"Look Mickey", 1961. Oil on canvas. 48 x 69 in. © National Gallery of Art. The National Gallery of Art. Dorothy and Roy Lichtenstein, Gift of the artist, in Honor of the 50th Anniversary of the National Gallery.

Roy Lichtenstein: A Retrospective

Art Institute of Chicago

May 22 to September 3, 2012

“Whaam!  Bratatat!  Varoom!  The Art Institute of Chicago explodes this summer with the energy of Roy Lichtenstein (1923-1997) in the largest exhibition of the seminal Pop artist to date.  More than 160 of Lichtenstein’s works, from the familiar to the completely unexpected, will be on view in the first of only two American venues for Roy Lichtenstein:  A Retrospective.” 1 This retrospective is of such eminence, it travels to the National Gallery of Art in Washington October 14, 2012 to January 13, 2013, to the Tate Modern February 21 to May 27, 2013 and finally to the Centre Pompidou, Paris, July 3 to November 4, 2013.

Walking through this extensive exhibition and viewing the artwork, I propose that we examine Roy Lichtenstein’s early and enduring influence from Cubism on his thinking and on his entire oeuvre. “The long arc of Lichtenstein’s artistic career…begins with his formal training at Ohio State University continuing through his graduate years following his service in World War II.”2 His early student work shows Cubist-inspired renditions followed by some gestural abstractions in the Abstract Expressionist vein.  The earliest painting in the show is the 1951 Washington Crossing the Delaware (after Leutze) rendered in faux-naïve Cubism. While teaching at Douglass College, Rutgers, he met Allen Kaprow, Jim Dine and Claes Oldenburg all who advocated art rooted in everyday life.  This is also a basis of Cubism where Braque, Picasso and others of the Cubist roster took objects and manufactured materials from everyday life to reorganize the content and facture of painting.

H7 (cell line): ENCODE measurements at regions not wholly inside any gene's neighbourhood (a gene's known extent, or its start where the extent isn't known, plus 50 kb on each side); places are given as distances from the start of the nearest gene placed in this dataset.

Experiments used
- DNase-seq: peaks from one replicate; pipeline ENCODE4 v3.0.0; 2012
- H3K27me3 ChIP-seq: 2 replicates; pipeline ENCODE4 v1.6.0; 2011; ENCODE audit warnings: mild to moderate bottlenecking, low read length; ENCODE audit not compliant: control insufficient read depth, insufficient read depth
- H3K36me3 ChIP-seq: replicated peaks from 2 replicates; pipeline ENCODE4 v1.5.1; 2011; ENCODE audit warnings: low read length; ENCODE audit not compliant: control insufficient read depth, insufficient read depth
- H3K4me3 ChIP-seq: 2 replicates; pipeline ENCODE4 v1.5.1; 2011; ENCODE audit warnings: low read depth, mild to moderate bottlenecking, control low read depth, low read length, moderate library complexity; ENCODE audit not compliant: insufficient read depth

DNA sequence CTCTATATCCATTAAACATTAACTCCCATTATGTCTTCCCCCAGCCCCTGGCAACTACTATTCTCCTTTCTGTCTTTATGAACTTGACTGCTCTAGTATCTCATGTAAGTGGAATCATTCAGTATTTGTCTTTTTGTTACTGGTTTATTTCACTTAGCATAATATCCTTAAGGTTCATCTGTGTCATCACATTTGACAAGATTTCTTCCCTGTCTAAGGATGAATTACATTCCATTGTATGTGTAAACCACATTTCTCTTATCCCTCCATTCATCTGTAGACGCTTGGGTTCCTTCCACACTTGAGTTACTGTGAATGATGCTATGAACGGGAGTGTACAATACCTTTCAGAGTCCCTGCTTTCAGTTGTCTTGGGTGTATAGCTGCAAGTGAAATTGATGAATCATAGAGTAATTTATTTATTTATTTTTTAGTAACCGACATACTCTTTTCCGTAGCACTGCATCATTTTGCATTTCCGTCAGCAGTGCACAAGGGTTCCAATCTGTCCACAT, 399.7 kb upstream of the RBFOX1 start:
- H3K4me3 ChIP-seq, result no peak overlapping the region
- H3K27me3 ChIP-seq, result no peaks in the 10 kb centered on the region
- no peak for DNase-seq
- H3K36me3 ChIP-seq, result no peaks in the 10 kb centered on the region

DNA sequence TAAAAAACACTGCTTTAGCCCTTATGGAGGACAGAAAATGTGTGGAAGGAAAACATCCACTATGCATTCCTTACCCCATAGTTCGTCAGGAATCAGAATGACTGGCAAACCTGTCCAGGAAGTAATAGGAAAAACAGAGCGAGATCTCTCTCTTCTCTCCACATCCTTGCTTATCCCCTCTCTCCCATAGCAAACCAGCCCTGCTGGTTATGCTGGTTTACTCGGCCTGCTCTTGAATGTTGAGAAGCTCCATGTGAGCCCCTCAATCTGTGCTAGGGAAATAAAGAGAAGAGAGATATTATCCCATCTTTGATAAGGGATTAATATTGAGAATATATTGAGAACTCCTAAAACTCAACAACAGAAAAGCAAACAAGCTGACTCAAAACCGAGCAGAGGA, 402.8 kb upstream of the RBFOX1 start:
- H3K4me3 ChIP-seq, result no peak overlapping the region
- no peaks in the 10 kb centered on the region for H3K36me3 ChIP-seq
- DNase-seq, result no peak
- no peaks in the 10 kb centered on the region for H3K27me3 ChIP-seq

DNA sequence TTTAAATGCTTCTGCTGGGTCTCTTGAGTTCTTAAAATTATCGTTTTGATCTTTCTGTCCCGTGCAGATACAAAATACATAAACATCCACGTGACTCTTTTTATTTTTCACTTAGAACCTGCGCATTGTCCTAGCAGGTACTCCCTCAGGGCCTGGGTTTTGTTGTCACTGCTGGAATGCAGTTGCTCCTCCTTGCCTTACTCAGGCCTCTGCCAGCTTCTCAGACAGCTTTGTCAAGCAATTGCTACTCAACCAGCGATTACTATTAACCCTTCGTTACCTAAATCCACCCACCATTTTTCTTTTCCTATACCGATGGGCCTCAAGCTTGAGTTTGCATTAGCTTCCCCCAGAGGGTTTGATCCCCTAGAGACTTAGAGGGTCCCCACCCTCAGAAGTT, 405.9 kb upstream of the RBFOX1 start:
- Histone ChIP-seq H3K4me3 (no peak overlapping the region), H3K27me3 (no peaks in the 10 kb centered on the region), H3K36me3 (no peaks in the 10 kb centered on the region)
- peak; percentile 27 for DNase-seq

Roy Lichtenstein’s genius is his seminal gesture of appropriating from comics, cartoons, catalogs and magazines – material from everyday American life. These were decidedly as lowbrow as source material as Braque’s depictions of a carafe, newspaper and actual chair caning were in the first decades of the twentieth century.  The next earliest paintings are Lichtenstein’s 1959 Untitled and 1960 Untitled: small, pedestrian, abstract oil paintings.  They are frankly boring, revealing that he simply does not fit into the Ab Ex mold, as  co-curator Art Institute’s James Rondeau admits in the press preview’s opening remarks “Turgid self-release was not in Roy Lichtenstein’s personality.”3

Enter Look Mickey (1961) and there is a blast of fresh air – Lichtenstein found a form and a methodology suitable to his very fertile and flexible artistic sensibility. Interestingly, in Europe, and I am guessing Lichtenstein was unknown to them, Gerhardt Richter and Sigmar Polke were exploring everyday subjects and newspaper sources, mimicking the pulpy dot patterns of newspaper reproductions too. John Caldwell announces in his essay for the 1990 Sigmar Polke monograph, that Polke had knowledge of Roy Lichtenstein’s dot pattern work, but I cannot imagine that as a student in postwar Dusseldorf in 1963, Polke had the resources to access costly American books and art magazines.4 Besides, Look Mickey wasn’t viewed until its 1964 Life magazine premier. I imagine Look Mickey came to life simultaneously in America as Polke’s 1963 Table and 1964 Chocolate Painting did in Germany. The new consumerism and advertising that washed over America after World War II provided rich source materials for aggressive young American painters at the same time it underscored the have-nots of postwar Europe struggling to rebuild their cities and countries.  In America, Mickey Mouse was frolicking on our new black and white TV’s and Mars bars were in most kids’ reach at the corner store. Roy’s widow Dorothy Lichtenstein was interviewed for the press opening and she revealed that when Lichtenstein made the seminal gesture to appropriate his first cartoon, he had to get beyond the level of his own taste.  Lucky for us he did so, and created such iconic Pop masterpieces as Look Mickey, Whaam! Torpedos Los! and Drowning Girl.